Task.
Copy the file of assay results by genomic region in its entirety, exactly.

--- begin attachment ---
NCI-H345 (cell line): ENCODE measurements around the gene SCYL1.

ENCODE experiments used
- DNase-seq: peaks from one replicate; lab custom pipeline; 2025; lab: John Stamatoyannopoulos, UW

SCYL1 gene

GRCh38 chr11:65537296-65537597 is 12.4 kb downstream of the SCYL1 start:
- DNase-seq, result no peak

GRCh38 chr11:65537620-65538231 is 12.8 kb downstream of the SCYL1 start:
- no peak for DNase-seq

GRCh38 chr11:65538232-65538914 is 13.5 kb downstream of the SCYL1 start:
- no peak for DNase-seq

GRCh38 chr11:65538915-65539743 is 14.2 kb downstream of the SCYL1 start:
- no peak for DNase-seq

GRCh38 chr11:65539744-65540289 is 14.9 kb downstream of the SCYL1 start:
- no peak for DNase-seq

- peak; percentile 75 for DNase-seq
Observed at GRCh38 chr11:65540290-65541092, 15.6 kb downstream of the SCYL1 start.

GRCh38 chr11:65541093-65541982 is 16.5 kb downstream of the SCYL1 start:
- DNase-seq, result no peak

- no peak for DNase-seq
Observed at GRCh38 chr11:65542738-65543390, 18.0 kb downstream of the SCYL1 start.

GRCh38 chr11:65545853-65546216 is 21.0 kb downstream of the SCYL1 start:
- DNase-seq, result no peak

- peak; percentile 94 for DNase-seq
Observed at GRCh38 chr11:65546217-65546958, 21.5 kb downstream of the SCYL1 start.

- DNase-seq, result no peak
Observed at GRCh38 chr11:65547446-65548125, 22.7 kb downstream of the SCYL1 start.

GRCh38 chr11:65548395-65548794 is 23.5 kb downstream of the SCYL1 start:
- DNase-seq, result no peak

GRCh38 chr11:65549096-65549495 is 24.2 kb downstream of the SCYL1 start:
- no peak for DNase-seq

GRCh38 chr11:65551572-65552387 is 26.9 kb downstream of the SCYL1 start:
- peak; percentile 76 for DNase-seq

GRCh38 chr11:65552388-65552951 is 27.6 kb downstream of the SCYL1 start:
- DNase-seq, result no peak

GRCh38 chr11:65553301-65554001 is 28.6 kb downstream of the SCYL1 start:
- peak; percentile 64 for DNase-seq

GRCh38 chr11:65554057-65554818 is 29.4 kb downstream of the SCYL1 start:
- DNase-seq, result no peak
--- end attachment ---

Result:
NCI-H345 (cell line): ENCODE measurements around the gene SCYL1.

ENCODE experiments used
- DNase-seq: peaks from one replicate; lab custom pipeline; 2025; lab: John Stamatoyannopoulos, UW

SCYL1 gene

GRCh38 chr11:65537296-65537597 is 12.4 kb downstream of the SCYL1 start:
- DNase-seq, result no peak

GRCh38 chr11:65537620-65538231 is 12.8 kb downstream of the SCYL1 start:
- no peak for DNase-seq

GRCh38 chr11:65538232-65538914 is 13.5 kb downstream of the SCYL1 start:
- no peak for DNase-seq

GRCh38 chr11:65538915-65539743 is 14.2 kb downstream of the SCYL1 start:
- no peak for DNase-seq

GRCh38 chr11:65539744-65540289 is 14.9 kb downstream of the SCYL1 start:
- no peak for DNase-seq

- peak; percentile 75 for DNase-seq
Observed at GRCh38 chr11:65540290-65541092, 15.6 kb downstream of the SCYL1 start.

GRCh38 chr11:65541093-65541982 is 16.5 kb downstream of the SCYL1 start:
- DNase-seq, result no peak

- no peak for DNase-seq
Observed at GRCh38 chr11:65542738-65543390, 18.0 kb downstream of the SCYL1 start.

GRCh38 chr11:65545853-65546216 is 21.0 kb downstream of the SCYL1 start:
- DNase-seq, result no peak

- peak; percentile 94 for DNase-seq
Observed at GRCh38 chr11:65546217-65546958, 21.5 kb downstream of the SCYL1 start.

- DNase-seq, result no peak
Observed at GRCh38 chr11:65547446-65548125, 22.7 kb downstream of the SCYL1 start.

GRCh38 chr11:65548395-65548794 is 23.5 kb downstream of the SCYL1 start:
- DNase-seq, result no peak

GRCh38 chr11:65549096-65549495 is 24.2 kb downstream of the SCYL1 start:
- no peak for DNase-seq

GRCh38 chr11:65551572-65552387 is 26.9 kb downstream of the SCYL1 start:
- peak; percentile 76 for DNase-seq

GRCh38 chr11:65552388-65552951 is 27.6 kb downstream of the SCYL1 start:
- DNase-seq, result no peak

GRCh38 chr11:65553301-65554001 is 28.6 kb downstream of the SCYL1 start:
- peak; percentile 64 for DNase-seq

GRCh38 chr11:65554057-65554818 is 29.4 kb downstream of the SCYL1 start:
- DNase-seq, result no peak